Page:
by LAURA HUDSON || If anyone is still wondering how South Carolina’s prison system has degraded into such a condition where upheavals like the April 7 incident at Lee Correctional Institute that left seven inmates dead and many other injured are commonplace, they should look long and hard at the S.C. General Assembly.
For too many years to count, our elected members of the S.C. Senate and House of Representatives have underfunded the S.C. Department of Corrections (SCDC). At the same time, some legislators have had the self-serving audacity to criticize the agency’s leadership and staff for not doing more with that ever-decreasing amount of money.
To be fair, some progress was made with additional funding in fiscal year 2017-2018 by the General Assembly. The overall average starting salary for correctional officers in the current fiscal year was $33,289. With overtime, eligible correctional officers earn $41,964. The department is awaiting the budget for fiscal year 2018-2019, which has a proposed increase, but finding eligible persons willing to be a corrections officer in such a volatile environment is difficult to impossible.
I don’t think you’ll see any of our elected officials applying. The only time you may see a member of the legislature visiting a prison is when they are attorneys representing a client or they have been found guilty of corruption.[timed-content-server show=’2018-Jan-17 00:00:00′ hide=’2018-Jul-31 00:00:00′]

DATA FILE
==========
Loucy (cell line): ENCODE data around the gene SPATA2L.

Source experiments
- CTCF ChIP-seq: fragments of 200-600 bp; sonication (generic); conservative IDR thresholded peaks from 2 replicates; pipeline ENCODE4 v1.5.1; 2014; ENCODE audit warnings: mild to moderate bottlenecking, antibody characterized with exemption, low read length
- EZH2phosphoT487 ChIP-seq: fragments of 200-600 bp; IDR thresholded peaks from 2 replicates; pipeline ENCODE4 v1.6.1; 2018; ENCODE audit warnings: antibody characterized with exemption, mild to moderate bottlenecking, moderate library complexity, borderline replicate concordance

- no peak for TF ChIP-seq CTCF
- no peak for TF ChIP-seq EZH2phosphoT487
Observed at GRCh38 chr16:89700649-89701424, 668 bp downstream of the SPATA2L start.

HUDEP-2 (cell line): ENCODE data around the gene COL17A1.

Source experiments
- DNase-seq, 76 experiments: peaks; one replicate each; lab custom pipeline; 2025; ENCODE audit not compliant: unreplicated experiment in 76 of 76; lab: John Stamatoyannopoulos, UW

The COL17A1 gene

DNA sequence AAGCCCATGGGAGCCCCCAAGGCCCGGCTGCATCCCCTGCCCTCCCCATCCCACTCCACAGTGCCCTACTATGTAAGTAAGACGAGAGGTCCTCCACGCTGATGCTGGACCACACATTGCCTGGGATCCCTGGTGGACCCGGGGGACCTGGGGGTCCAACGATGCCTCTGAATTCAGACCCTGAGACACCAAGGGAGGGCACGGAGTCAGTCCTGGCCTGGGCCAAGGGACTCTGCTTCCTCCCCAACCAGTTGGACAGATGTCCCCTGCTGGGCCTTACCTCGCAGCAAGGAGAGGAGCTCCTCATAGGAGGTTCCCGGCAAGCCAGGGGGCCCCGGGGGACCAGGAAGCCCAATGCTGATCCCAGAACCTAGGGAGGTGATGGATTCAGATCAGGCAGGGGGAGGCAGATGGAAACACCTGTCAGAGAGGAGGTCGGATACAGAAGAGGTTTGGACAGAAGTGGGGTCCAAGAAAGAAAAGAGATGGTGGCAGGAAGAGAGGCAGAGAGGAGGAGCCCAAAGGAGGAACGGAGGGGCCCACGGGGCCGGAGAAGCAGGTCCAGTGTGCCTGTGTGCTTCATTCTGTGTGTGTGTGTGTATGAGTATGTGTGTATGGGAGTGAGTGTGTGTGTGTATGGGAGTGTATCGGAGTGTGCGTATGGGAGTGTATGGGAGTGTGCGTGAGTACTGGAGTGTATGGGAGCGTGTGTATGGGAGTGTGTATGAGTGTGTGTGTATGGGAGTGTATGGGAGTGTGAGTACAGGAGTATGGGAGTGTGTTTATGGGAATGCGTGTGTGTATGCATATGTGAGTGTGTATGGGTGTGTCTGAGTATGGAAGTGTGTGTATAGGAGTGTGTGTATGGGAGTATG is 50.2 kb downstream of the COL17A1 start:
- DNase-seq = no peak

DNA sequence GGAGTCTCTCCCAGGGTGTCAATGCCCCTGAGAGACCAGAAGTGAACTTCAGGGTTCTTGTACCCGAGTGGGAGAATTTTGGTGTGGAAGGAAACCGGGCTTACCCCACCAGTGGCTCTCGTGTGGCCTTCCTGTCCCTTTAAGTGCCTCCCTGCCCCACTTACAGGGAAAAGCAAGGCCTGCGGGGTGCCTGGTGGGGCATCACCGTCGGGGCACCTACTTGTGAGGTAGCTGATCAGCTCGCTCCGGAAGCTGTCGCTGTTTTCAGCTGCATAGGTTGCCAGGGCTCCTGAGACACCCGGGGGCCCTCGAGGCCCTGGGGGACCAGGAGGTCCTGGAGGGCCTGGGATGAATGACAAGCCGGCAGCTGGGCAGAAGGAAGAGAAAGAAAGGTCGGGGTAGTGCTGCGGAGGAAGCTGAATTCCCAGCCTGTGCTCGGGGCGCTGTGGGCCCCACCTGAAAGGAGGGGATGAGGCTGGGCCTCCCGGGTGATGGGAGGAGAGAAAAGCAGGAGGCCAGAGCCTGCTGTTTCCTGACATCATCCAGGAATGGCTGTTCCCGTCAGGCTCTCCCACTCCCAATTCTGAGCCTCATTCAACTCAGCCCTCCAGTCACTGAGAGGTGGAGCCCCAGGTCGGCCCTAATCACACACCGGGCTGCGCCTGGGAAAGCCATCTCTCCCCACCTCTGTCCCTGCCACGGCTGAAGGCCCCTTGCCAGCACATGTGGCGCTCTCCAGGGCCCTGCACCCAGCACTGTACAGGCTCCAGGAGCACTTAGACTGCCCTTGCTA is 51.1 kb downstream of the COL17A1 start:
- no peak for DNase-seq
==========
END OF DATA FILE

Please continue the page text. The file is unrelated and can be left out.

I’m sure that if you ask SCDC Director Bryan Stirling, he’d be the first to tell you he would love to have better job training and counseling for inmates, improved working conditions for correctional officers, more programs and staff for comprehensive drug treatment and mental health programs along with effective reentry programs for inmates soon to be coming back into society. Worthwhile goals are nothing but pipe dreams when you can’t pay enough for people to work in overcrowded and very dangerous conditions.
Is it any wonder why many SCDC employees have to work second jobs just to make ends meet? Is it also any wonder why it seems that the inmates are in charge of our prisons?
For a legislative committee this year to grill director Stirling and his staff on their supposed “failures,” is like beating a horse for not running when its legs are hobbled.
Prisons aren’t supposed to be luxurious. We should provide food, mental and physical health care, education, career preparation, counseling, substance abuse treatment and in-house labor opportunities. Programs to help the reentry process into society are needed as well. The sad reality is very different. Inmates attack each other, destroy or stop up their own toilets and trash their environment, all while knowing there’s little if anything the correctional officers will do about it because they are hopelessly outnumbered. Contraband is widespread.
I recall a quote from a now-deceased state representative from Lexington County who once said, “South Carolina will have a better prison system when we get a better class of prisoner.”
Maybe what we really need is a better class of legislators.
Laura Hudson is the executive director of the South Carolina Crime Victims’ Council (SCCVC), the chief nonprofit organization in South Carolina advocating the development of crime victims’ rights and services.
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